Renewal of Telecoms Leases: New Case from the Upper Tribunal

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Published: 4th August 2021
Area: Property Litigation

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New Telecoms Leases Tribunal Case

 

EE Ltd & H3G UK Ltd v Stephenson & AP Wireless (II) UK Ltd [2021] UKUT 167 (LC)

Just in time for Summer, we have another telecoms ruling in relation to the New Telecoms Code from the Upper Tribunal. This time, its primary consideration was whether Telecoms Operators can seek to replace existing agreements with an entirely new agreement upon renewal.

Background to the Telecoms case

The Operators, EE and H3G, applied for the termination of its Telecoms agreement following its contractual expiry, and requested that the Tribunal replaces the existing Code agreement with a new agreement on its standard terms.

The proposed new agreement included wider sharing provisions, an unfettered ability to upgrade and a substantially lower annual rent of £250 per annum.

The Tribunal was required to consider the following as preliminary issues:

  • Whether the Operators could, in principle, seek a complete replacement of the current telecoms agreement in circumstances where a site-specific requirement for such a change was not put forward; and
  • If the Operators’ application for a replacement agreement failed, the Operators were unable to then seek an alternative remedy, such as varying an existing agreement (to change or add new terms).

The landowner Respondents’ main defence was that the Operators were not entitled to replace the current telecoms agreement with the operator-friendly standard agreement without first seeking to justify a departure from the terms of the current agreement.

The landowners sought to rely on the decision handed down by the Lands Tribunal for Scotland in the case of EE Limited and Hutchison 3G Limited v Duncan (“the Duncan Case”) made on 23 September 2020. In this case the Lands Tribunal inserted a “high bar” where a telecoms operator would be required to show there is a site specific need to replace or modify an agreement in the first place.

What the Tribunal Decided

The Tribunal decided in favour of the Operators and accepted that there is no requirement for telecoms operators to put forward any site specific need or business justification to terminate a current agreement and replace it with a new agreement.

The Tribunal followed the judgment handed down in the appeal of the Duncan Case on 7 May 2021 which removed the “high bar” imposed by the previous decision of the Scottish Lands Tribunal.

The Tribunal also reviewed its approach when considering a renewal of a telecoms agreement and confirmed that the general presumption against a change to the terms of an existing agreement does not apply under the New Telecoms Code (commonly known as the “O’May Principle”).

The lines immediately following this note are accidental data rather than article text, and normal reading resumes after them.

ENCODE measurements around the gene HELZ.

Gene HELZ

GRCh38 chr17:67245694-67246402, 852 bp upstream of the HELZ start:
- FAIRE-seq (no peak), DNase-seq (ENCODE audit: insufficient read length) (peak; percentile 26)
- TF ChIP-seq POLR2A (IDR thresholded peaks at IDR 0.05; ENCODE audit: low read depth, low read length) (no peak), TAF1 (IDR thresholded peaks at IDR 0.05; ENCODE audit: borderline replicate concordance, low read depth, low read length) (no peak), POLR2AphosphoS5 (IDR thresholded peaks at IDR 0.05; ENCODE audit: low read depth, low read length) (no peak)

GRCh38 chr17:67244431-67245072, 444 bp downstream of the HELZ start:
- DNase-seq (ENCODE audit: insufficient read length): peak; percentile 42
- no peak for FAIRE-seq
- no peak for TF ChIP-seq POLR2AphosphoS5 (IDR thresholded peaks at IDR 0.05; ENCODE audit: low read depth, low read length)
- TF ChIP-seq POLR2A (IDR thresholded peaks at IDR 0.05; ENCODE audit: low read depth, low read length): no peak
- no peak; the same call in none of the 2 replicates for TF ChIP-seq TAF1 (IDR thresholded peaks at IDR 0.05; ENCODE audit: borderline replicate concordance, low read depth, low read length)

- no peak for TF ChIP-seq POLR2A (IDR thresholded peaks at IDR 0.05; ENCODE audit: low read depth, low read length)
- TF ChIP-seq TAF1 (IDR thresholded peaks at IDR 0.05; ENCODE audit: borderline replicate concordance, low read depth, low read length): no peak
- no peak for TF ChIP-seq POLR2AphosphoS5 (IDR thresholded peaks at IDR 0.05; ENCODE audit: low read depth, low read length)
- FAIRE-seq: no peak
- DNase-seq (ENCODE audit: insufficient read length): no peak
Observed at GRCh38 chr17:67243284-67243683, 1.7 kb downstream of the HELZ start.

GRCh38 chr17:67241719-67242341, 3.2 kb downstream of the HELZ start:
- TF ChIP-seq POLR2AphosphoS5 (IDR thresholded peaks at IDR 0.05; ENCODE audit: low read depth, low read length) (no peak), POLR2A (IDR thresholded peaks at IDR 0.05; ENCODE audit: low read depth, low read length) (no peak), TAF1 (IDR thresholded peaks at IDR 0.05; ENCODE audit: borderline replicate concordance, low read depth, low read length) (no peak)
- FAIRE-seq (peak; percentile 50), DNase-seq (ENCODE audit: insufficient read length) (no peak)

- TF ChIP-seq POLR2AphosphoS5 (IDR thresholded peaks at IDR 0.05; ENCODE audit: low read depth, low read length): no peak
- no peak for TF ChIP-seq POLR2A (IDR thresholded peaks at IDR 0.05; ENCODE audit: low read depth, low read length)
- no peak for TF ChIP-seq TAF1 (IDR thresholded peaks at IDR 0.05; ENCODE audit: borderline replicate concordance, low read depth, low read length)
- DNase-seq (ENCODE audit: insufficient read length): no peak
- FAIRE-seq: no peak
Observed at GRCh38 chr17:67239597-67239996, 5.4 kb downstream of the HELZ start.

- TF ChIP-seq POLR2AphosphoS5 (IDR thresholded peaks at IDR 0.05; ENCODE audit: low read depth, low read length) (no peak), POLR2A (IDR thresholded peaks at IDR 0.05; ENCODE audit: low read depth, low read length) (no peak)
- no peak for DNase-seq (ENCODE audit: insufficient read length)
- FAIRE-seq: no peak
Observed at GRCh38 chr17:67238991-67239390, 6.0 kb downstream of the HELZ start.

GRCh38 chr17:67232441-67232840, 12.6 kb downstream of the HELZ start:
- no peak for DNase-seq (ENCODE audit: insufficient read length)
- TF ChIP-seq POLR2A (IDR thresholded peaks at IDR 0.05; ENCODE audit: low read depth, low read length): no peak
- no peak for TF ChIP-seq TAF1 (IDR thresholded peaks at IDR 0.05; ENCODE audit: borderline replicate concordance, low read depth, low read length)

It was also determined that where an Operator has served a notice seeking a termination of an existing agreement, it would not then be able to request the Tribunal to order an alternative remedy. In other words, an Operator could not then seek a variation of the current agreement.

An Operator would therefore be required to start the renewal process again. However, the Tribunal did state that it would have the discretion to make an alternative order if requested by the Respondent.

 Takeaway points from the ruling

Whilst this ruling may generally favour Operators, there are some important key points that landowners can take away from this case:

This determination related to preliminary issues only – the Trial is yet to take place and this does not mean that the Telecoms Operators will succeed fully in their application for more preferential terms such as unfettered upgrading or the reduced rent sought.

 

Whilst it was held that the “O’May Principle” would not apply to the renewal of telecoms agreements under the New Code, such a principle would apply to the renewal of telecoms agreements under the Landlord and Tenant Act 1954 (”the 54 Act”). As such, if an Operator sought a departure from the terms of a 54 Act Telecoms Lease upon renewal, arguably they would be required to justify the same pursuant to the O’May Principles.

 

Whilst it was held that the “O’May Principle” would not apply to the renewal of telecoms agreements under the New Code, such a principle would apply to the renewal of telecoms agreements under the Landlord and Tenant Act 1954 (”the 54 Act”). As such, if an Operator sought a departure from the terms of a 54 Act Telecoms Lease upon renewal, arguably they would be required to justify the same pursuant to the O’May Principles.

 

Get in contact

If you have been approached by an Operator to renew your telecoms agreement, we can advise you on your legal position, as well as the best strategy and approach for you taking into account the type of agreement you have in relation to your land.

For expert support or advice, get in touch with our property litigation team today.

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